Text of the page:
That "EN 15194" could be a testing standard that the bike conforms to, unless Reise Mueller takes any pages from VW!

Anyway, the smallest rated motor I seem to be able to get here for our Bike Friday conversion is nominally quoted in the advertising as 350W. I'll check to see if that can be limited in the controller, but honestly I can not see any gendarmes flagging down us aged Bike Friday riders to put their steeds on a dynamometer, or something!

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1 month ago
Steve Miller/GrampiesTo Steve Miller/Grampies

The plot thickens a little bit. The motor I bought (Bafang 310) maybe is rated at 250. But the seller (Grin Technologies) says:

"The nominal power rating of 250W from Bafang doesn't mean a whole lot. These motors can put out 20 Nm of torque continuously and upwards of 40 Nm for short times without overheating. At higher speeds (like 40 kph) this translates into a solid 600-700 watt continuous power levels, while the corresponding power at lower speeds is more like 200-300 watts. Usage beyond 50 Nm is not recommended as there is high risk of stripping the gears."

They follow this with graphs that show the power output varying with RPM, and indeed going as high as 600 watts at some medium rpm and totally tanking at higher RPM. Too hard for me!

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1 month ago
Mark BoydTo Steve Miller/Grampies

Yes, it is complicated. The motor used, the battery used, and the firmware used by the controller that is the interface between them, are all involved. In my case, the TSDZ2 kit with the open source software installed on the controller  can have a power output limit between 250 watts, using a 36 V battery and 750 watts, using a 52 volt battery. As you mentioned, using the higher power output limit can destroy the actual motor by heating the permanent magnets up to the temp that causes them to permanently loose their magnetism if run at too high a power output for too long.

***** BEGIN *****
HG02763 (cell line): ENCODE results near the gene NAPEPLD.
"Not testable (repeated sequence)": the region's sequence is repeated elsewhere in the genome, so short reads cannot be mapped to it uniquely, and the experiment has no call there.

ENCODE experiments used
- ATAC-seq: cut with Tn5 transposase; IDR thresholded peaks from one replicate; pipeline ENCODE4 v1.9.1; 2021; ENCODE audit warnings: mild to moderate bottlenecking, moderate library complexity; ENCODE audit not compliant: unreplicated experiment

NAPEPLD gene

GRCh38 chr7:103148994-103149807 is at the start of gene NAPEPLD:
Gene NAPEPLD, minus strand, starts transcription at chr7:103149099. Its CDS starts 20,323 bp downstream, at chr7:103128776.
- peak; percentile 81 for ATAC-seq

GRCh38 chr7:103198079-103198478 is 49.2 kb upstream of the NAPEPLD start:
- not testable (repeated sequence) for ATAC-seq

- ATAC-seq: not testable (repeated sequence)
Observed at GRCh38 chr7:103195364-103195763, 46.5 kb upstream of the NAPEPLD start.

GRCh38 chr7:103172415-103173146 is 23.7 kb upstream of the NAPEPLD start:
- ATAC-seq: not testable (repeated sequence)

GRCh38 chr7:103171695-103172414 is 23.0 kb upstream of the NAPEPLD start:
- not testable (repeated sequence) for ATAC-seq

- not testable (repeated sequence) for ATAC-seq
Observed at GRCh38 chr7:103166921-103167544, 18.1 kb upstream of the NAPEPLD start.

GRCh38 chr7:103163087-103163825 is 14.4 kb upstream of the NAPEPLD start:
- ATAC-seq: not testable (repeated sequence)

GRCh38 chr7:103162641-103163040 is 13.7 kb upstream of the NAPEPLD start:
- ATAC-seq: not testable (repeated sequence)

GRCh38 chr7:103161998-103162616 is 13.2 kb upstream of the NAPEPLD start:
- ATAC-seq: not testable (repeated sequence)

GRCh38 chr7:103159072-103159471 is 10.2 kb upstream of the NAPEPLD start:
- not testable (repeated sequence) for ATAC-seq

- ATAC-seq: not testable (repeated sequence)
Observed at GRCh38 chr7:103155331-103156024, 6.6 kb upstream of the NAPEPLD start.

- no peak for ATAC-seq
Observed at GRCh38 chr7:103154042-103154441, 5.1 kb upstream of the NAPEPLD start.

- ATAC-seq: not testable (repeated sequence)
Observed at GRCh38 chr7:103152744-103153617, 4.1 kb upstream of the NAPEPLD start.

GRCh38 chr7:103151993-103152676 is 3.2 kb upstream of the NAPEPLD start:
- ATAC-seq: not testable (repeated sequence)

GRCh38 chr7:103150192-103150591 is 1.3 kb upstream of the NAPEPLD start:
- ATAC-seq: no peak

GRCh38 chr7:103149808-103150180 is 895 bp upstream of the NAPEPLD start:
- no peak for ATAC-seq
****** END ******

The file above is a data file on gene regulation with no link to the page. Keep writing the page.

The software I use actually can monitor magnet temperature and shut down the system before the magnet temperature gets too high. However, that requires connecting a temperature sensor to to controller and mounting it on the actual motor. This is non trivial and not necessary in my installation which currently uses a 36 volt battery. My experience is that, when the 250 watt limit is on, my system shows a power output max of 220 W, and when it is off, a power output max of over 300 watts. For comparison, I can still produce about 300 watts for a short period of time on a very steep climb and sustain about half of that when climbing a long hill. 

With the motor adding about 300 watts, I regularly climb, unloaded, short 20% grades. On my only e-biked tour, using an assist setting that asked the motor to roughly match the power I generated, I was able to climb two 4 mile long, hills with 8-9% sustained grades - I coasted down them at over 40 mph-  at 4 to 5 mph on my loaded bike without being totally wiped out or overheating the motor. The effective temperature - in north eastern TN last July - was over  100F so there was more problem with me overheating than the motor overheating. 

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1 month ago
Jacquie GaudetTo Steve Miller/Grampies

I live with a "lycra warrior" and know many others.  They aren't young guys, though, and I don't think they can go quite that fast unless gravity-assisted on a descent, though I can't be sure since I can't keep up.  Plus, they generally avoid bike paths as being too crowded with slow riders.

The scary ones, to me, are the middle-aged people who got an ebike as their first bike after having not ridden a bike since they got their drivers' license.  Some of them are downright dangerous, both to themselves and to others.

Here in Victoria for the past 3 weeks, though, I've twice seen groups of adults taking a bike skills course, something I never saw in Vancouver.

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1 month ago